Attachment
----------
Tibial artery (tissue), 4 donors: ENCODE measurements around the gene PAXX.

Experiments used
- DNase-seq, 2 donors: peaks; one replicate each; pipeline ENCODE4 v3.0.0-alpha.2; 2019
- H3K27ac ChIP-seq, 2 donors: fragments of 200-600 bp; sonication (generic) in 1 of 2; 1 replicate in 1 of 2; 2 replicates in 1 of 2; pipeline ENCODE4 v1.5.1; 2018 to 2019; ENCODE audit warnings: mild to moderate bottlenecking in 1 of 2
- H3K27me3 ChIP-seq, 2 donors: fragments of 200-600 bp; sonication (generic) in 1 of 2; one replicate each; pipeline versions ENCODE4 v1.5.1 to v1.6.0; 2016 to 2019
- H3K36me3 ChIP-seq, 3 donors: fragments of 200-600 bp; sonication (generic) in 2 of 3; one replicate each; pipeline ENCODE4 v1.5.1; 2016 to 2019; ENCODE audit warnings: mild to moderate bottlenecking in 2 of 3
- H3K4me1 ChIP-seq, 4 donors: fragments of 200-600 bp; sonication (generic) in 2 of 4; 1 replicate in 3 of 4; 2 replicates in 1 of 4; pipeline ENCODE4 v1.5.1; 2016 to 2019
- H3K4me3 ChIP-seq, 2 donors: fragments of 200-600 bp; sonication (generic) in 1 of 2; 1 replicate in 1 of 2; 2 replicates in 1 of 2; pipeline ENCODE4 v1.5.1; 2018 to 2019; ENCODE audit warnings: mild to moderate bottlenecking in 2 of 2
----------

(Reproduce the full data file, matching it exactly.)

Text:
Tibial artery (tissue), 4 donors: ENCODE measurements around the gene PAXX.

Experiments used
- DNase-seq, 2 donors: peaks; one replicate each; pipeline ENCODE4 v3.0.0-alpha.2; 2019
- H3K27ac ChIP-seq, 2 donors: fragments of 200-600 bp; sonication (generic) in 1 of 2; 1 replicate in 1 of 2; 2 replicates in 1 of 2; pipeline ENCODE4 v1.5.1; 2018 to 2019; ENCODE audit warnings: mild to moderate bottlenecking in 1 of 2
- H3K27me3 ChIP-seq, 2 donors: fragments of 200-600 bp; sonication (generic) in 1 of 2; one replicate each; pipeline versions ENCODE4 v1.5.1 to v1.6.0; 2016 to 2019
- H3K36me3 ChIP-seq, 3 donors: fragments of 200-600 bp; sonication (generic) in 2 of 3; one replicate each; pipeline ENCODE4 v1.5.1; 2016 to 2019; ENCODE audit warnings: mild to moderate bottlenecking in 2 of 3
- H3K4me1 ChIP-seq, 4 donors: fragments of 200-600 bp; sonication (generic) in 2 of 4; 1 replicate in 3 of 4; 2 replicates in 1 of 4; pipeline ENCODE4 v1.5.1; 2016 to 2019
- H3K4me3 ChIP-seq, 2 donors: fragments of 200-600 bp; sonication (generic) in 1 of 2; 1 replicate in 1 of 2; 2 replicates in 1 of 2; pipeline ENCODE4 v1.5.1; 2018 to 2019; ENCODE audit warnings: mild to moderate bottlenecking in 2 of 2